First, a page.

Depending on your particular likings, your high school English class was either right in your vocabulary zone or something you dreaded during the school week. It may surprise you to find out that as a regular blogger the past four-plus years, I had a middling attitude toward English class, especially in comparison to things like science- and math-related classes, which I was far more enthusiastic about back then.

This middling attitude could be swung drastically in either direction if we were venturing into novels and literature. I came to dread novels from William Faulkner and F. Scott Fitzgerald, while books from George Orwell and John Steinbeck were guaranteed page-turners for me. Then there was the vast middle of works which were more shrug-inducing than anything, such as the numerous plays of Shakespeare or the stories of Ernest Hemingway.

I admit I don't read too much of that type of literature these days, but at the very least the notion of Hemingway has evolved from the middling to the desirable, at least when it comes to coffee.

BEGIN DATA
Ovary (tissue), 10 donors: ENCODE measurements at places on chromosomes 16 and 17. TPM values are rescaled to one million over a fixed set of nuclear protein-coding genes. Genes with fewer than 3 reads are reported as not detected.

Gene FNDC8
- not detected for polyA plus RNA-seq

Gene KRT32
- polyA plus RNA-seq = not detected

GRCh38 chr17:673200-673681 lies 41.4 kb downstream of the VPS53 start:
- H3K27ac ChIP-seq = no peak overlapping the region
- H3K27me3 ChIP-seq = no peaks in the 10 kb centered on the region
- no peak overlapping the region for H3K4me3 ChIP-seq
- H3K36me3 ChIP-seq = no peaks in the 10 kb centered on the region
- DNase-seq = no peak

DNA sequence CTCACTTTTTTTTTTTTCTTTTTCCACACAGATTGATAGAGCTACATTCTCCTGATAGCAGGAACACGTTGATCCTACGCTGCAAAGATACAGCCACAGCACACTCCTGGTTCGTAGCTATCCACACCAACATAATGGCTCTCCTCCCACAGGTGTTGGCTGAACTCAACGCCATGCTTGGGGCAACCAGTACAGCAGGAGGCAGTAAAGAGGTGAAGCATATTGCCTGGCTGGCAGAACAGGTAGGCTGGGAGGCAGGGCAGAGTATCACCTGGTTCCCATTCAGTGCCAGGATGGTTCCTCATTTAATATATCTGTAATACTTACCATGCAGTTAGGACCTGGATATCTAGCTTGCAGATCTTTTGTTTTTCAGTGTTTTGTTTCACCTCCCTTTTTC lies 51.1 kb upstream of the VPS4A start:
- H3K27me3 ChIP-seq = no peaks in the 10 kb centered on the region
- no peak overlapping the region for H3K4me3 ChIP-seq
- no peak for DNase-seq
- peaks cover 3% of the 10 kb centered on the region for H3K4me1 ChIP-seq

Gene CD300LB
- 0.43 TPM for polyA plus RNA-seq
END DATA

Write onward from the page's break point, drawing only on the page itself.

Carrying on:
Hole Foods and Jim-nastics: Weekend in Butler County (Pt. 3)

(As noted in my previous two posts, our trip to Butler County was sponsored by the Butler County Visitors Bureau. Our immense thanks go to them for hosting us; all opinions on the places we visited are ours alone.)

The Homer Price Doughnut Machine, located on the east side of
Municipal Brew Works, is part of a mural dedicated to Hamilton-based
illustrator/writer Robert McCloskey
Donuts....I mean, come on, who doesn't like donuts?

When I heard that the Butler County Visitors Bureau was launching a Donut Trail in 2016, I thought that was a pretty novel idea that they heard from somewhere. Except here, this doesn't appear to be the case at all; when I tried to find another similar promo on the Internet, I found basically a big old (donut) hole.